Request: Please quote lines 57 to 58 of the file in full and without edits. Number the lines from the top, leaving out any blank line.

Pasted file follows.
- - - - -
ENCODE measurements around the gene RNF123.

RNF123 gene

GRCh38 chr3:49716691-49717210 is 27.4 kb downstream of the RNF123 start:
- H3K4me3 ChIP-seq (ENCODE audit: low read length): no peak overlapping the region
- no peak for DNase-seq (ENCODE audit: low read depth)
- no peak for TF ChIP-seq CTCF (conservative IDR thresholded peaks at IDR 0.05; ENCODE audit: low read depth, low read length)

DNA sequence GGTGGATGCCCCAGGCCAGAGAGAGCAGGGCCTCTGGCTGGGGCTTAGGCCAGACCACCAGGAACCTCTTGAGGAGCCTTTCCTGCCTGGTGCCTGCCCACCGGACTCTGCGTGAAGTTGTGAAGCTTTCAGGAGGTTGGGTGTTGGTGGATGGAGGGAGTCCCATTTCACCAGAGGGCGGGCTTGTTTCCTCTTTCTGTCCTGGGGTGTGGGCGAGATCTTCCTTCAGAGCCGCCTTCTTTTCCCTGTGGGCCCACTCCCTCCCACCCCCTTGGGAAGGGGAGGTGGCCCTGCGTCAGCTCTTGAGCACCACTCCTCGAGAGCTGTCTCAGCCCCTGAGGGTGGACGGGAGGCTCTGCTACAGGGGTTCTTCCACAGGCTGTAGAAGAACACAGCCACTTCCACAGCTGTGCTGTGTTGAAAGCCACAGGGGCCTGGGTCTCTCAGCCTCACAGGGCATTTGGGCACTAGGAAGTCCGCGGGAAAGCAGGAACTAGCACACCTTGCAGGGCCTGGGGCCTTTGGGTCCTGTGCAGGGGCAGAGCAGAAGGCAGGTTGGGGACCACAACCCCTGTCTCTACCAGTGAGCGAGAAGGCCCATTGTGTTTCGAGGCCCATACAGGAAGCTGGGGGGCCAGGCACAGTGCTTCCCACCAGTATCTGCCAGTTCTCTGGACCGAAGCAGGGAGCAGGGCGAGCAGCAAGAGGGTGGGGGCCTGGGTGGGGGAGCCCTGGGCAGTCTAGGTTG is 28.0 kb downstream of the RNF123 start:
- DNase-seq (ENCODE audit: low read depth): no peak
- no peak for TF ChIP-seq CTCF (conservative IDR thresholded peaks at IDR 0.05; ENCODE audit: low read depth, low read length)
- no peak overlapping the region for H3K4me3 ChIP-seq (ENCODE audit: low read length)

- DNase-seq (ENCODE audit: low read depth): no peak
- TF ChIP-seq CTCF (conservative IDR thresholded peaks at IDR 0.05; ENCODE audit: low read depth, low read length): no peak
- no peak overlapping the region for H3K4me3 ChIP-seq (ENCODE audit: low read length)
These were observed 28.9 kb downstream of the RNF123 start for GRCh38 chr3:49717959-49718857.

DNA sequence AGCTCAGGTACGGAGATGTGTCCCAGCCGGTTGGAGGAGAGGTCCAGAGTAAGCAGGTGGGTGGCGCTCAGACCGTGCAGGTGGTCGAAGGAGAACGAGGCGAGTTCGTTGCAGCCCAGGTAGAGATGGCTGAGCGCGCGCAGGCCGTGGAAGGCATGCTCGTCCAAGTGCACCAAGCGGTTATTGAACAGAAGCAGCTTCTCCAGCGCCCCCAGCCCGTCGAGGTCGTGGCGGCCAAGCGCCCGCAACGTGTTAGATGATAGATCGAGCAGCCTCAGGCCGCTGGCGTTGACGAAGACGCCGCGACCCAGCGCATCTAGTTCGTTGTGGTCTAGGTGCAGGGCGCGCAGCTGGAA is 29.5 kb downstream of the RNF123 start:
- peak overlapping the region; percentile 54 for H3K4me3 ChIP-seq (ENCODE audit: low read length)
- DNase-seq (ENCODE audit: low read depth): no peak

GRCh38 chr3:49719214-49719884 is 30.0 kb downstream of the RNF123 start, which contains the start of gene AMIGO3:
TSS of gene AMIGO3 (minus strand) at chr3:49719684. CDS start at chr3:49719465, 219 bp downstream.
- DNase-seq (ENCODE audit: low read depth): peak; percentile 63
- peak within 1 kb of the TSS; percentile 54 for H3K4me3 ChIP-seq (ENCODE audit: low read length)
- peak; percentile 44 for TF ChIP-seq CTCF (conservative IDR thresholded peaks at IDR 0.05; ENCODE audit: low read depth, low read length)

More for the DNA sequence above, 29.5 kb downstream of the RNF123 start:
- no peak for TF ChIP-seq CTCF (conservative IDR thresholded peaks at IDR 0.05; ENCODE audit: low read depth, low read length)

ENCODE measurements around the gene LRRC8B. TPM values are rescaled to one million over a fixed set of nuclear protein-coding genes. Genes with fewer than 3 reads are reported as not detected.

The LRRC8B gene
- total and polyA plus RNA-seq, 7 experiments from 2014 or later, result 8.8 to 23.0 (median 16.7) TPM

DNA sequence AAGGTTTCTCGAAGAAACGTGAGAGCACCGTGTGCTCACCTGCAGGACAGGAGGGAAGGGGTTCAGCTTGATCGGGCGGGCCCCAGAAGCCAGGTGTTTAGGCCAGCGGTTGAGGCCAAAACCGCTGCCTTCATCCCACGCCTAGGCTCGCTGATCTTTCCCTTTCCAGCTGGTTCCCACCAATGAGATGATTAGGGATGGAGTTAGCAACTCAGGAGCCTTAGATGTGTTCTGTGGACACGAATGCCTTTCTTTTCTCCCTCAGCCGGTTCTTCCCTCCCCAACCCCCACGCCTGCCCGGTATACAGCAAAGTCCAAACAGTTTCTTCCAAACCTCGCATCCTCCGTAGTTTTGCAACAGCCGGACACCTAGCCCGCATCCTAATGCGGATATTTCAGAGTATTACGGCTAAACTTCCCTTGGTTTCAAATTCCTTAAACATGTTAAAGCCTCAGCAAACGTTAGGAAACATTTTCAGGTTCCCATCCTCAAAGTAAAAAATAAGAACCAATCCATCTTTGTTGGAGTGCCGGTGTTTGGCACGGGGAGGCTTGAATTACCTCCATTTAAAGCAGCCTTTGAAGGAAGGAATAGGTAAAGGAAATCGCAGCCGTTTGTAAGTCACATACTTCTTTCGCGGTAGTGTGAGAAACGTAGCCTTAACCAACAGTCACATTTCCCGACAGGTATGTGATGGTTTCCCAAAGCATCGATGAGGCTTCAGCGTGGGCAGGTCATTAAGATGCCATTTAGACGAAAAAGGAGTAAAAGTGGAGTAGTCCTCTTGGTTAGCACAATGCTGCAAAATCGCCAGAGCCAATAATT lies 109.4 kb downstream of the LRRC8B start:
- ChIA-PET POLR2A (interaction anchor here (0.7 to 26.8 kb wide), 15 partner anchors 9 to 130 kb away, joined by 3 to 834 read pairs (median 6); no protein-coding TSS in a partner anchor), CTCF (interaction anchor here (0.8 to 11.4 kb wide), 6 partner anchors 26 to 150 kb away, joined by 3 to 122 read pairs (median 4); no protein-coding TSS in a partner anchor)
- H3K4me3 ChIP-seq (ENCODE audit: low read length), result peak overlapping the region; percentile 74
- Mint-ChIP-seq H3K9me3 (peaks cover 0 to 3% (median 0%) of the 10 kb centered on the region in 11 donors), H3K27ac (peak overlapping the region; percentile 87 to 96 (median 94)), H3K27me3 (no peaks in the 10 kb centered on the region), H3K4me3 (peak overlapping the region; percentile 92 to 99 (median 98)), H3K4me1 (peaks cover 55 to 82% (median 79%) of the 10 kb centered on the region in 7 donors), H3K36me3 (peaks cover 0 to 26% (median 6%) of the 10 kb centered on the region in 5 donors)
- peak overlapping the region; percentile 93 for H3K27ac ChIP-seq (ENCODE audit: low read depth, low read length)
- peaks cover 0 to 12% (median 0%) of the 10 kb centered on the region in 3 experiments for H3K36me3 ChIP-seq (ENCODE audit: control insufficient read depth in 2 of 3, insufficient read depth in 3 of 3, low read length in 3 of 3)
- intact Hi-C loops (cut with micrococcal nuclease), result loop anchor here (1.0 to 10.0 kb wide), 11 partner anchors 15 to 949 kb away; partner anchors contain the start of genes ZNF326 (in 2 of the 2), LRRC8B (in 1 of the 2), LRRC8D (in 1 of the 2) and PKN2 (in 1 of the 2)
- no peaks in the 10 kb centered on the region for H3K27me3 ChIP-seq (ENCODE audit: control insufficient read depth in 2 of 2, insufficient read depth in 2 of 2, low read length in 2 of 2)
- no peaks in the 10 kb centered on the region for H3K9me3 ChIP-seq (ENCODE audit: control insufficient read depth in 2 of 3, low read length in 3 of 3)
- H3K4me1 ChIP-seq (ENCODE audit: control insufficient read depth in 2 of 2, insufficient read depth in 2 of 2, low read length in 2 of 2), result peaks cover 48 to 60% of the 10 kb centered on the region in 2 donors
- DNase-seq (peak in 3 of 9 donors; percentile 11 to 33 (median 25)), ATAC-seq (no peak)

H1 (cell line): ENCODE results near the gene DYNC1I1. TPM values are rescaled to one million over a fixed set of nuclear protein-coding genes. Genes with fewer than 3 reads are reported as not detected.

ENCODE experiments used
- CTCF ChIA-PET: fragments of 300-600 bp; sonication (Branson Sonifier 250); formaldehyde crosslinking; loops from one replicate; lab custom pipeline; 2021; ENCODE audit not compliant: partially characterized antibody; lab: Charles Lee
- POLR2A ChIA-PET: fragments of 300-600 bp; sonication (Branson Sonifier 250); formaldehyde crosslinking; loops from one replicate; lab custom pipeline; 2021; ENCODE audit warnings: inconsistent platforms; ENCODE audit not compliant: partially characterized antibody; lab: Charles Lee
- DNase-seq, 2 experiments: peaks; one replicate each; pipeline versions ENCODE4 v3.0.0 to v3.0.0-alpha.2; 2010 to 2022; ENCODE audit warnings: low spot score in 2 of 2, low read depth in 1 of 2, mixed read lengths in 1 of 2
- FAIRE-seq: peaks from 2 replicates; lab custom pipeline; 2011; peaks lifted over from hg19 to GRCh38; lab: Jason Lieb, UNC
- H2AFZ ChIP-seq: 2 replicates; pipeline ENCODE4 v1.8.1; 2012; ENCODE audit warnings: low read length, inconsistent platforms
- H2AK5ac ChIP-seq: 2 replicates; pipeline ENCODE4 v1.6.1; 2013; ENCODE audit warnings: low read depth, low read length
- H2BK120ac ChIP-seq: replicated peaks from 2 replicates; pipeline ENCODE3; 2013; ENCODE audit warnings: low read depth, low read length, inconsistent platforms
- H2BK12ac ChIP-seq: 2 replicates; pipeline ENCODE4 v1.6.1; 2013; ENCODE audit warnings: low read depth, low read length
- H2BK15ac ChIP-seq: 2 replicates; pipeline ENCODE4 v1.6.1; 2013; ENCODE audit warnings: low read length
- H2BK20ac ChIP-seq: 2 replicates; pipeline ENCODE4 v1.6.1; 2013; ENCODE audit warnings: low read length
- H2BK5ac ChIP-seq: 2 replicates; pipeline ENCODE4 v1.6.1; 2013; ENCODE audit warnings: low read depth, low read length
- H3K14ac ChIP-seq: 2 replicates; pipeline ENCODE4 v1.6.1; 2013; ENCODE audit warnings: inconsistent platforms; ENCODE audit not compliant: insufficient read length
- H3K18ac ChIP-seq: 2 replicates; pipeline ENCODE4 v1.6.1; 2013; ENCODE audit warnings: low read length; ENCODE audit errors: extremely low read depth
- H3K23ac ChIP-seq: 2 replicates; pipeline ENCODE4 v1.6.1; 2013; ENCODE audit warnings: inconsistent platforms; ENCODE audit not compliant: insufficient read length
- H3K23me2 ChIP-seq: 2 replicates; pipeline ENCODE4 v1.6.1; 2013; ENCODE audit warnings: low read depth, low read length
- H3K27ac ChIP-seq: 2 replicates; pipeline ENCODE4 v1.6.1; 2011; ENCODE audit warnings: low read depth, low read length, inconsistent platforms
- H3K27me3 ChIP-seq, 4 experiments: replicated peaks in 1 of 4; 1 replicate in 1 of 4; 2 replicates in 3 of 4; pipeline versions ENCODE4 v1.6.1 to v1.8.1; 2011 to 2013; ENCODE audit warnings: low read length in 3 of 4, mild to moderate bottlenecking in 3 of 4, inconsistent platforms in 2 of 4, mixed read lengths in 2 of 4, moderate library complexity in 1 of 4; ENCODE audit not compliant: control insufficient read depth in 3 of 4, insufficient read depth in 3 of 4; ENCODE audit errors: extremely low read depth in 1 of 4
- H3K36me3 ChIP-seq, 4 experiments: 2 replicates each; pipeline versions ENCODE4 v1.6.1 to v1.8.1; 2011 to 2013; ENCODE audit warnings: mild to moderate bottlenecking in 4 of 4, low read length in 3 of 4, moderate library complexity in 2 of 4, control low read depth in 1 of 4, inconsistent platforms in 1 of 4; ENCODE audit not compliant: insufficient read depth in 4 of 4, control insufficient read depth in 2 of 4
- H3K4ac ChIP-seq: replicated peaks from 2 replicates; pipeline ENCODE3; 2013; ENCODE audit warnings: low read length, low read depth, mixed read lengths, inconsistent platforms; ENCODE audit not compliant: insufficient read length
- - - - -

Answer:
- H3K27me3 ChIP-seq, 4 experiments: replicated peaks in 1 of 4; 1 replicate in 1 of 4; 2 replicates in 3 of 4; pipeline versions ENCODE4 v1.6.1 to v1.8.1; 2011 to 2013; ENCODE audit warnings: low read length in 3 of 4, mild to moderate bottlenecking in 3 of 4, inconsistent platforms in 2 of 4, mixed read lengths in 2 of 4, moderate library complexity in 1 of 4; ENCODE audit not compliant: control insufficient read depth in 3 of 4, insufficient read depth in 3 of 4; ENCODE audit errors: extremely low read depth in 1 of 4
- H3K36me3 ChIP-seq, 4 experiments: 2 replicates each; pipeline versions ENCODE4 v1.6.1 to v1.8.1; 2011 to 2013; ENCODE audit warnings: mild to moderate bottlenecking in 4 of 4, low read length in 3 of 4, moderate library complexity in 2 of 4, control low read depth in 1 of 4, inconsistent platforms in 1 of 4; ENCODE audit not compliant: insufficient read depth in 4 of 4, control insufficient read depth in 2 of 4